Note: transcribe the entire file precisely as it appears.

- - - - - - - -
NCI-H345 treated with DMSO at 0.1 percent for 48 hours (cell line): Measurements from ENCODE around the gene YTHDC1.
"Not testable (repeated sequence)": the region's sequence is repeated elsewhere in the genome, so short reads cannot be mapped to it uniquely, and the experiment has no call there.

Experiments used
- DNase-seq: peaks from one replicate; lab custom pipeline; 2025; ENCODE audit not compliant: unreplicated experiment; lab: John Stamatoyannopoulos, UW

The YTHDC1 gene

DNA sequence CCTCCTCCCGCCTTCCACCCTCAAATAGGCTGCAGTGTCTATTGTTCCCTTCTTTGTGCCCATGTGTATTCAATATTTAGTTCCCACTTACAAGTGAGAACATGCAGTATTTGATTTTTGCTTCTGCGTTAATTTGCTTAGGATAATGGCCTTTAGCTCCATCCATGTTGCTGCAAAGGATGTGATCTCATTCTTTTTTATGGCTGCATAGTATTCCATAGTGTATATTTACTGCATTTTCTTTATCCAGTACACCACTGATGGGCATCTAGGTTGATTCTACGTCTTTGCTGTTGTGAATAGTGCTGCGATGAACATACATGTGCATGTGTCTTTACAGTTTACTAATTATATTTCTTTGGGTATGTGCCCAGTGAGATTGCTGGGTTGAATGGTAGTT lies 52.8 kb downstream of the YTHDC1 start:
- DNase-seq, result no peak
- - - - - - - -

NCI-H345 treated with DMSO at 0.1 percent for 48 hours (cell line): Measurements from ENCODE around the gene YTHDC1.
"Not testable (repeated sequence)": the region's sequence is repeated elsewhere in the genome, so short reads cannot be mapped to it uniquely, and the experiment has no call there.

Experiments used
- DNase-seq: peaks from one replicate; lab custom pipeline; 2025; ENCODE audit not compliant: unreplicated experiment; lab: John Stamatoyannopoulos, UW

The YTHDC1 gene

DNA sequence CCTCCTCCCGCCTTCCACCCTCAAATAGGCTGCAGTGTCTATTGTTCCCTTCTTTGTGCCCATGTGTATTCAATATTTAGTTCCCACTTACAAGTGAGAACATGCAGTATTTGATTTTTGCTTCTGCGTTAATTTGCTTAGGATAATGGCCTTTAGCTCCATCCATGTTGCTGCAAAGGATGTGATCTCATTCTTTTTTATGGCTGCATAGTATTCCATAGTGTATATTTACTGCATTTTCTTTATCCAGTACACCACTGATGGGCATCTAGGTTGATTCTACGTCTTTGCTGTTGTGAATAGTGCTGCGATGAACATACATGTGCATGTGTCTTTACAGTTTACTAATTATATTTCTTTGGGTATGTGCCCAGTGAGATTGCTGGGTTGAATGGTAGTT lies 52.8 kb downstream of the YTHDC1 start:
- DNase-seq, result no peak